URBS300 - Neighbourhood and Community Planning (Since 2017)

This course focuses on the study of the history, theories, approaches and methods of community and neighbourhood planning. It particularly focuses on the relationship between the built environment and human interaction in the creation of communities. The course looks at community planning and engagement broadly. That is to say, it does not only focuses on normative and institutional planning, but in any process that ultimately shapes the city. Therefore, it goes beyond planning to explore the notion of citymaking. More particularly, it focuses on understanding the agency of ordinary citizens in citymaking and community building processes.


Publications

Urban Resistance: Alternative Interpretations of Public Space (English/revised version) (2014) in Viladevall & Castrillo (2010), Espacio Publico en la Ciudad Contemporanea, Universidad de Valladolid, Valladolid, España.

Abstract Drawing from a historical analysis of informal uses of urban space in Mexico, this chapter analyzes uses and interpretations of public spaces that clash with their planning and design programs. It particularly explores the notion of urban resistance, understood as alternative readings of space that contest urban regulations and spatial programs and, as practices that remain in spite of historical and cultural transformations. The chapter concludes by reinterpreting a modernist esplanade in a hospital and by providing design proposals that incorporate amenities and an informal market to an otherwise precarious space.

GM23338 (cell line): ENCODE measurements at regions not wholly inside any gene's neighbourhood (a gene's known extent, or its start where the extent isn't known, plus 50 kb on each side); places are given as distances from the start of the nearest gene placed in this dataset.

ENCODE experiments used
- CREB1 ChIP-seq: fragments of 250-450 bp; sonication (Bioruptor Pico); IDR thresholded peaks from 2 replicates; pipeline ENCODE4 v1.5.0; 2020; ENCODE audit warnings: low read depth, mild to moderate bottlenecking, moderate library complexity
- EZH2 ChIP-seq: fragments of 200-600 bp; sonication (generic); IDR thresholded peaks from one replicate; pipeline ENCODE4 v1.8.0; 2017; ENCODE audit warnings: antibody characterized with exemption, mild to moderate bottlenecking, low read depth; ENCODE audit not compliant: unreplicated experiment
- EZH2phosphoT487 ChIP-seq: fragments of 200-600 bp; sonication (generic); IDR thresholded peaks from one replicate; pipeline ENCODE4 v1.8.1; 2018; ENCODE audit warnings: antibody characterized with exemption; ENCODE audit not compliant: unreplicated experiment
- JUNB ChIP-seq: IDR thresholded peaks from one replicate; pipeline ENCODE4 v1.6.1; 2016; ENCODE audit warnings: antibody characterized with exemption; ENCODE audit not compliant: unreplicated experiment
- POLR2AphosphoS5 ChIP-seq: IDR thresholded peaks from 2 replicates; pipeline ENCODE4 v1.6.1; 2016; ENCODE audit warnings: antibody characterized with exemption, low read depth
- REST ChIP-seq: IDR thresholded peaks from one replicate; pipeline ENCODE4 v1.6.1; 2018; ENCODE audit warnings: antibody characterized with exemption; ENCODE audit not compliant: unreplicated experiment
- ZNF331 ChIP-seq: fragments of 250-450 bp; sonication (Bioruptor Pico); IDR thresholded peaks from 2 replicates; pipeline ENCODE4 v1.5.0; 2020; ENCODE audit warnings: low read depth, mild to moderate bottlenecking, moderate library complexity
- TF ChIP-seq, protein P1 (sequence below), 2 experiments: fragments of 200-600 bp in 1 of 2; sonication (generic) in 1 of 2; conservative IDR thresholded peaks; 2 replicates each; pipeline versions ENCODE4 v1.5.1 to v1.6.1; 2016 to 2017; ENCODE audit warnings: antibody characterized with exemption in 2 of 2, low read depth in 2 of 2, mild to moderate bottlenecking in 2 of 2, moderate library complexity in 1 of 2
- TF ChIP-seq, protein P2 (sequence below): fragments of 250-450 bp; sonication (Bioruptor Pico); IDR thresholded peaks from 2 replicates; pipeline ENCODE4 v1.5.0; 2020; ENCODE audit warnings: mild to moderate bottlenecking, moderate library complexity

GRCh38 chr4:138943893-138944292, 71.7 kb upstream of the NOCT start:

Protest Encampments as Urban Laboratories: The 15M Barcelona Encampment: A Space of Resistance and Creativity (2014) in Progressive Planning, Planner's Network, New York, NY.

Abstract The protest encampments of 2011 operated as spaces of resistance-through-creativity.Without an apparent overarching structure, the protesters engaged in different forms of interaction, encounter and organization. The spontaneous processes used to organize the physical space of the encampments provided lessons for the democratization of planning and city-making processes. Rather than in what was done in the encampments, the true lessons are more in how things were done –through mechanics that allowed potentially anyone from within or without the movement to actively participate in its development. To explore these ideas,this article makes a brief account of the case of the Barcelona Encampment in Plaza Catalunya in the Spring of 2011.

Open-ended urbanisms: Space-making processes in the protest encampment of the Indignados movement in Barcelona (2015) in URBAN DESIGN International

Abstract This paper studies the spontaneous and organic processes involved in the physical planning of protest encampments. Drawing from ethnographic work in the context of the Indignados Movement in Barcelona,it analyzes the spatial evolution and transformation of the Plaza Catalunya encampment in 2011. The encampments evolved in parallel to the conversations and questions that originated them online and offline. Thus, it particularly examines the notions of open planning (i.e. open-source and open-ended decision-making processes) and urban laboratories that the fieldwork indicates were tested in the space of the encampment. The objective is to understand how urban space can be planned through non-hierarchical space-making processes and without a homogeneous overarching structure. This paper situates in a larger discussion about alternative space-making processes such as insurgent, tactical planning,as well as in the recent conversations about open-source cities. 

Keywords: public space, insurgent planning, protest encampments, social movements, open-source cities; urban design